Singapore — Workers’ Party MP Jamus Lim (Sengkang GRC) proposed a wealth tax of between 0.5 per cent and 2 per cent in a motion in Parliament on Nov 1, followed up by a Facebook post containing his points a few days later.
But perhaps it’s his caption that stands up the most, as he bluntly states that “Secretly, many wish to break into the ranks of the wealthy, too.”
The MP, an Associate Professor in economics at Essec Business School, argued that a wealth tax would result in a decrease in income and wealth inequality as well as diversify sources of revenue for the country.
He argued that “inequality is a real and pressing issue” in Singapore, adding that “we can do more to address our inequality problem.”
And while there were some who responded positively to his motion, many others questioned the points Assoc Prof Lim made, expressing doubt that a wealth tax would reduce inequality and wondering if such a tax would be “fair.”
Others seemed to think that there are better ways to “help the poor.”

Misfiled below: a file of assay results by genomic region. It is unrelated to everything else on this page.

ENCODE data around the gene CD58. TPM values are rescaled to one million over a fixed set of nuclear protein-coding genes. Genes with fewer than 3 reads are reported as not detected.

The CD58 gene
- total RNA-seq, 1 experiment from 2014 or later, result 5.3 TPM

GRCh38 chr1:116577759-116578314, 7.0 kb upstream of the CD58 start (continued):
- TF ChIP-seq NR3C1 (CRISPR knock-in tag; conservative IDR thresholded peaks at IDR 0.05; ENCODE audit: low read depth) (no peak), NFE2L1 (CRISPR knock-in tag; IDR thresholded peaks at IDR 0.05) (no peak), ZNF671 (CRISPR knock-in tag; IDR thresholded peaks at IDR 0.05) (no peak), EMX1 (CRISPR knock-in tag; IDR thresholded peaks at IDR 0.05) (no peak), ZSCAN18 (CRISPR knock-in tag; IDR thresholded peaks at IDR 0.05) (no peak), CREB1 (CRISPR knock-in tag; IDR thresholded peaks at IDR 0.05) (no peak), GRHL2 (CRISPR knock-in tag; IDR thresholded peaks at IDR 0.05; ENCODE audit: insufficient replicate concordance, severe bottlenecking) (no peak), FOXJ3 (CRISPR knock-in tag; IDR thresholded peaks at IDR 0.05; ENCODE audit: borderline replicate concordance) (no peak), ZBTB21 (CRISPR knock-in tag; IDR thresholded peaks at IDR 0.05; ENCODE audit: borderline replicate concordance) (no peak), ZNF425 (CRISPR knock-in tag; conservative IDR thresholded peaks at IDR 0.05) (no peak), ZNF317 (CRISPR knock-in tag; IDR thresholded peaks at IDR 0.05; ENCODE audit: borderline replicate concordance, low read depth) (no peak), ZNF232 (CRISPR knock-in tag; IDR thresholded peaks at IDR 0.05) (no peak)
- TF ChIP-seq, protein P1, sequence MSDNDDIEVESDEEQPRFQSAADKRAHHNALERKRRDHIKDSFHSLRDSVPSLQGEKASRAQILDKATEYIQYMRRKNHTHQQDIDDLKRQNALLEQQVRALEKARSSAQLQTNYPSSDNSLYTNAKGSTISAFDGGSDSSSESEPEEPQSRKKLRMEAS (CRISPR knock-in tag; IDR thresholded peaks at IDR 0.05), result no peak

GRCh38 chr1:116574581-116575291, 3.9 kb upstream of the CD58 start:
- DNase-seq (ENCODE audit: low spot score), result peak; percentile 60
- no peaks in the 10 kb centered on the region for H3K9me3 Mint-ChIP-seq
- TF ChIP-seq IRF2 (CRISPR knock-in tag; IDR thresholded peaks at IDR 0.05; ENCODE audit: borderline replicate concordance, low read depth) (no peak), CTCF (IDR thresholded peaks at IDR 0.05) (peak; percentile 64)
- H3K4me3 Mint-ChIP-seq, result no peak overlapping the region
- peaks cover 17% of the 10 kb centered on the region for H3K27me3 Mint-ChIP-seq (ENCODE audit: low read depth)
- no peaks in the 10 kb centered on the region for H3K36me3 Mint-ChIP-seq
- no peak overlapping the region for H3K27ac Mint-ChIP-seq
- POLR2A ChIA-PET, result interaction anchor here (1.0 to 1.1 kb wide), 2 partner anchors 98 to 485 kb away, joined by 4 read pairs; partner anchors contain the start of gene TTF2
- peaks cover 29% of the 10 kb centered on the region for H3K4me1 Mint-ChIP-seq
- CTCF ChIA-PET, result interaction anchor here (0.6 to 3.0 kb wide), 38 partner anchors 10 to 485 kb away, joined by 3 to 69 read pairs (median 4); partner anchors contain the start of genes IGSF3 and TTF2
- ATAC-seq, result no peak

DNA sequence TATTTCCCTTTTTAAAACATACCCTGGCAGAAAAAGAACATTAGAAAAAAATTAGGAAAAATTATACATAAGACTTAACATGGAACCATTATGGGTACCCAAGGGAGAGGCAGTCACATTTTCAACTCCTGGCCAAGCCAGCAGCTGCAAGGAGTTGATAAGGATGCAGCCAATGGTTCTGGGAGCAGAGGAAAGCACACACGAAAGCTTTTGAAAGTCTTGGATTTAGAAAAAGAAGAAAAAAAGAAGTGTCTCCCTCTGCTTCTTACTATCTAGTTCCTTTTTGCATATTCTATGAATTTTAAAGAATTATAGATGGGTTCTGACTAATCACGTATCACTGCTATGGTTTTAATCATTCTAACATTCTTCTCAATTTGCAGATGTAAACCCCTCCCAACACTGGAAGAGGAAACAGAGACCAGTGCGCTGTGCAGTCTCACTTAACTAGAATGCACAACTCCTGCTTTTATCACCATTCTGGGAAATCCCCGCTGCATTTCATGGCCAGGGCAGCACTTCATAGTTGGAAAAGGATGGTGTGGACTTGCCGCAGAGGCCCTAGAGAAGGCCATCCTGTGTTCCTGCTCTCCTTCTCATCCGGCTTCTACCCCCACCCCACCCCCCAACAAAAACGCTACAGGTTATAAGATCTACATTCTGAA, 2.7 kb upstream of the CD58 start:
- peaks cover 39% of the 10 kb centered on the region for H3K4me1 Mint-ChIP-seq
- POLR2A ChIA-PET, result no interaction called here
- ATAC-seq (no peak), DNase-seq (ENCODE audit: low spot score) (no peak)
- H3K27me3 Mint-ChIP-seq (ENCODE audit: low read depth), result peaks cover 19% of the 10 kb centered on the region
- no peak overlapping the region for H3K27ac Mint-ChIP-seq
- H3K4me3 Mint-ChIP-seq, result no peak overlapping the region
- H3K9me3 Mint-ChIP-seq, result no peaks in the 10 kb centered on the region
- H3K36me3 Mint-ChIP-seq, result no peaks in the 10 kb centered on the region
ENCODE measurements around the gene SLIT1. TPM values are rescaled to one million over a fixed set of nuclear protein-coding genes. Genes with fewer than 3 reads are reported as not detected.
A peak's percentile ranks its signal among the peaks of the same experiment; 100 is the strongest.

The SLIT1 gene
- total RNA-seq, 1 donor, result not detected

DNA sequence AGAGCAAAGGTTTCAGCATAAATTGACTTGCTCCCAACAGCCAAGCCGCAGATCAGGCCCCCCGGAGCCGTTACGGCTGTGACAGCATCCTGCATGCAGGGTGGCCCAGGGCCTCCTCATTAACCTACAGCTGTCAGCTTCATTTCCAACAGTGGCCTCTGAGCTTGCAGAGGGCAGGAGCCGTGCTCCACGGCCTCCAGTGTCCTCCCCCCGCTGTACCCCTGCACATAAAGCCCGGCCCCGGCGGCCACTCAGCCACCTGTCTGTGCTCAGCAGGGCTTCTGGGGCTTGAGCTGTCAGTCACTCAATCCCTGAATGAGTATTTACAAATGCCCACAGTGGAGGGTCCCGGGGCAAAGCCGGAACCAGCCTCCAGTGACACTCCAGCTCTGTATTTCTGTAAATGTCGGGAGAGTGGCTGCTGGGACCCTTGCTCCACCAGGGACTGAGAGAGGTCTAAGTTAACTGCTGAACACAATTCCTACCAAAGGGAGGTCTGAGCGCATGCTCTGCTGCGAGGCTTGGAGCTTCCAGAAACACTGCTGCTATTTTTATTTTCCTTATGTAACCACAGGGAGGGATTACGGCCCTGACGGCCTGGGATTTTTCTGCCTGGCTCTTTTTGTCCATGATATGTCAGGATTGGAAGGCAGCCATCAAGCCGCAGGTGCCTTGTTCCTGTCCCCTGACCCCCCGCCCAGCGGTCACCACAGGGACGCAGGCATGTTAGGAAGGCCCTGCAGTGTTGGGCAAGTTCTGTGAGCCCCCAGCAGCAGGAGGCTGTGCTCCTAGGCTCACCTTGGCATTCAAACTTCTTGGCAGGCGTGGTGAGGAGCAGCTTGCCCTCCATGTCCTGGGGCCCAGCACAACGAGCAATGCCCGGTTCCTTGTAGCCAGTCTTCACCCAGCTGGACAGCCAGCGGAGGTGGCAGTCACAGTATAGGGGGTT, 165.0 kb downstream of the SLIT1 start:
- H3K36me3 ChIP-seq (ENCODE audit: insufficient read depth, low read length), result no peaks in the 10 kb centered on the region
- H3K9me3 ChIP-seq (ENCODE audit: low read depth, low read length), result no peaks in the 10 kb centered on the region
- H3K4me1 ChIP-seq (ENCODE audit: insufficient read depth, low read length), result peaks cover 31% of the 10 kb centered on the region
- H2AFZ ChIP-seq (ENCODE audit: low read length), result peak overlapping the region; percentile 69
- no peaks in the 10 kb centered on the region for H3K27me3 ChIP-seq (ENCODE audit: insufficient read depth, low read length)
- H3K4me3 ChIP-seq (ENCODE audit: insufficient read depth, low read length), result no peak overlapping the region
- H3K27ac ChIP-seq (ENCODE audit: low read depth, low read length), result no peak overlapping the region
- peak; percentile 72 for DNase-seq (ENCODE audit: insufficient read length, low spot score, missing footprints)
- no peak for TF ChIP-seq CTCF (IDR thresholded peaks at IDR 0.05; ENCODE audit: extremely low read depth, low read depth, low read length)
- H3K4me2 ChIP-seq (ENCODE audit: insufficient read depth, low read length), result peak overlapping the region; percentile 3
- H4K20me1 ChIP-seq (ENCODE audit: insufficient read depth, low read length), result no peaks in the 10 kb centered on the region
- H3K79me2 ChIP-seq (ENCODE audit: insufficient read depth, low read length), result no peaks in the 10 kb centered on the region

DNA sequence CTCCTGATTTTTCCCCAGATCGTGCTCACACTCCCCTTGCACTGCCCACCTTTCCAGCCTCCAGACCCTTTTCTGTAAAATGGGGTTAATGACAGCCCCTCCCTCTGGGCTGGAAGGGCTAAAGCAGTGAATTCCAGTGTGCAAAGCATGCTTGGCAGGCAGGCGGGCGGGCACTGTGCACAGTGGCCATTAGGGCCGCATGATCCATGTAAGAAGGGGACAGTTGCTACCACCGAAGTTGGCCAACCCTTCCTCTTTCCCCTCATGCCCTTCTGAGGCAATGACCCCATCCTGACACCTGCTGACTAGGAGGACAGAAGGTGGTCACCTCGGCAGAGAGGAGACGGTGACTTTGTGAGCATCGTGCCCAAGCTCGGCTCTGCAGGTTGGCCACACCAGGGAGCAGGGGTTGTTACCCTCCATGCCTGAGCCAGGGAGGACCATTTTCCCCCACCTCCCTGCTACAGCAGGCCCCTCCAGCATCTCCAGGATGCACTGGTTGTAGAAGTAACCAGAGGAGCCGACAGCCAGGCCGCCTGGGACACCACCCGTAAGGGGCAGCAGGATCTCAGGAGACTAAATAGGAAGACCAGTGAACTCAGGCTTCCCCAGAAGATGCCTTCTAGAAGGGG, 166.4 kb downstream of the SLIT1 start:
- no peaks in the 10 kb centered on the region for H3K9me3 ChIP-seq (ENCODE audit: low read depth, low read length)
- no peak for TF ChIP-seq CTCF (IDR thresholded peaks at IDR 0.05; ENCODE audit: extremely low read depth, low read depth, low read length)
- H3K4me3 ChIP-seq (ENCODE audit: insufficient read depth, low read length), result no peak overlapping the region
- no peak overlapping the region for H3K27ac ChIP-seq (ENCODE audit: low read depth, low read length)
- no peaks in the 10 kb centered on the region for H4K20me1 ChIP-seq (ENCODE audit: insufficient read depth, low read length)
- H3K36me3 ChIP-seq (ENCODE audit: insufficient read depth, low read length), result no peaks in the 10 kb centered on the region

The MP seemed to address misgivings about wealth tax in his latest post.
“Wealth is a tricky subject,” he wrote. “At some level, only those with the deepest schadenfreude (locally, we call it chao kuan) would begrudge another’s success, especially when it was hard-earned and deserving.
Secretly, many wish to break into the ranks of the wealthy, too.”
He added that many of the rich have already given to society in terms of quality products and services, and cited companies like Microsoft, Apple, and Nike, saying their products “have made our lives better, and their founders deserve to be rich.”
However, Assoc Prof Lim pointed out that in actuality, society has also contributed to these founders’ success.
“They may have gone to public school. Their businesses may have received public startup funding. These firms also operate in a business ecosystem, with public infrastructure like roads and bridges and power lines, developed financial markets, and rule of law,” he explained, adding that “Taxpayers were the silent investors in companies that succeed.”
Therefore, taxing the wealthy is at some level justified, but how to do so remains the question. And he pointed out that those who are wealthy have the means to avoid taxation.
However, he seemed to be optimistic that “a global agreement on wealth taxes” would emerge soon.
“Tax competition is a model better suited for the last century. Modern, advanced economies already apply a smorgasbord of taxes on wealth, and it won’t be surprising if a global agreement on wealth taxes emerges soon, just like one on the minimum corporate tax. A 21st century wealth tax can be designed to appeal to the philanthropic spirit, while also taking steps to assure the wealthy that their hard-earned fortunes would not be depleted.”